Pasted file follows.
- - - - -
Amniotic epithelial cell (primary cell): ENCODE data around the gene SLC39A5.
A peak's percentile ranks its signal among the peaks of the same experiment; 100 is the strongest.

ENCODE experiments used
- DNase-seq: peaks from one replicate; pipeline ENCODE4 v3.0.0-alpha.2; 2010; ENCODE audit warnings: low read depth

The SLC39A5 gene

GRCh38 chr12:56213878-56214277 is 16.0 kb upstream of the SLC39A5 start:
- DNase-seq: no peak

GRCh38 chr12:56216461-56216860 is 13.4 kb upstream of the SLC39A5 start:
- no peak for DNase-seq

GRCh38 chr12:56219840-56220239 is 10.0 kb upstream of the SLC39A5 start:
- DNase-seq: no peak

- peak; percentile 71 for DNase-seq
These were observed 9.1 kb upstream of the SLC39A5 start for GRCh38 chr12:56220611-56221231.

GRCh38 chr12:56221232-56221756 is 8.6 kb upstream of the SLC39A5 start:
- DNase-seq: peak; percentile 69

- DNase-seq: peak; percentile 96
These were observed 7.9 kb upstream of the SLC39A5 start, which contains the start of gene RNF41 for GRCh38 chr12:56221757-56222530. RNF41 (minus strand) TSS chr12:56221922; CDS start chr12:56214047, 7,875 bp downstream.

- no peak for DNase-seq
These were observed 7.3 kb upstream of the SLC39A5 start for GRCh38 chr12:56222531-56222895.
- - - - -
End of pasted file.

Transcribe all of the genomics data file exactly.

Amniotic epithelial cell (primary cell): ENCODE data around the gene SLC39A5.
A peak's percentile ranks its signal among the peaks of the same experiment; 100 is the strongest.

ENCODE experiments used
- DNase-seq: peaks from one replicate; pipeline ENCODE4 v3.0.0-alpha.2; 2010; ENCODE audit warnings: low read depth

The SLC39A5 gene

GRCh38 chr12:56213878-56214277 is 16.0 kb upstream of the SLC39A5 start:
- DNase-seq: no peak

GRCh38 chr12:56216461-56216860 is 13.4 kb upstream of the SLC39A5 start:
- no peak for DNase-seq

GRCh38 chr12:56219840-56220239 is 10.0 kb upstream of the SLC39A5 start:
- DNase-seq: no peak

- peak; percentile 71 for DNase-seq
These were observed 9.1 kb upstream of the SLC39A5 start for GRCh38 chr12:56220611-56221231.

GRCh38 chr12:56221232-56221756 is 8.6 kb upstream of the SLC39A5 start:
- DNase-seq: peak; percentile 69

- DNase-seq: peak; percentile 96
These were observed 7.9 kb upstream of the SLC39A5 start, which contains the start of gene RNF41 for GRCh38 chr12:56221757-56222530. RNF41 (minus strand) TSS chr12:56221922; CDS start chr12:56214047, 7,875 bp downstream.

- no peak for DNase-seq
These were observed 7.3 kb upstream of the SLC39A5 start for GRCh38 chr12:56222531-56222895.